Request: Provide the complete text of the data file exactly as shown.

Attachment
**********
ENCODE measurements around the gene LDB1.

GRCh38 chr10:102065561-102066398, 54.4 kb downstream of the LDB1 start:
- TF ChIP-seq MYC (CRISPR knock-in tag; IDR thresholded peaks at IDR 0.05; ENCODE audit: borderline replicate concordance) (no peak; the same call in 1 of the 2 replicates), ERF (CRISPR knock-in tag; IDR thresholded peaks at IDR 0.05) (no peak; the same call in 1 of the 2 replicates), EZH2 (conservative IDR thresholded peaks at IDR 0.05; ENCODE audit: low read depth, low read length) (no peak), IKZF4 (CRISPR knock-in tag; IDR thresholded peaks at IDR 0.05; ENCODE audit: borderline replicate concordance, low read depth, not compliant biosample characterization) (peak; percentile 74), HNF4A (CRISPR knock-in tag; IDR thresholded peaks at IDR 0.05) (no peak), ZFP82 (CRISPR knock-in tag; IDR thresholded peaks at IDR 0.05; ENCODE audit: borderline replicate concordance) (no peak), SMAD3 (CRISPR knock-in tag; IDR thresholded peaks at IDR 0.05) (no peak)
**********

ENCODE measurements around the gene LDB1.

GRCh38 chr10:102065561-102066398, 54.4 kb downstream of the LDB1 start:
- TF ChIP-seq MYC (CRISPR knock-in tag; IDR thresholded peaks at IDR 0.05; ENCODE audit: borderline replicate concordance) (no peak; the same call in 1 of the 2 replicates), ERF (CRISPR knock-in tag; IDR thresholded peaks at IDR 0.05) (no peak; the same call in 1 of the 2 replicates), EZH2 (conservative IDR thresholded peaks at IDR 0.05; ENCODE audit: low read depth, low read length) (no peak), IKZF4 (CRISPR knock-in tag; IDR thresholded peaks at IDR 0.05; ENCODE audit: borderline replicate concordance, low read depth, not compliant biosample characterization) (peak; percentile 74), HNF4A (CRISPR knock-in tag; IDR thresholded peaks at IDR 0.05) (no peak), ZFP82 (CRISPR knock-in tag; IDR thresholded peaks at IDR 0.05; ENCODE audit: borderline replicate concordance) (no peak), SMAD3 (CRISPR knock-in tag; IDR thresholded peaks at IDR 0.05) (no peak)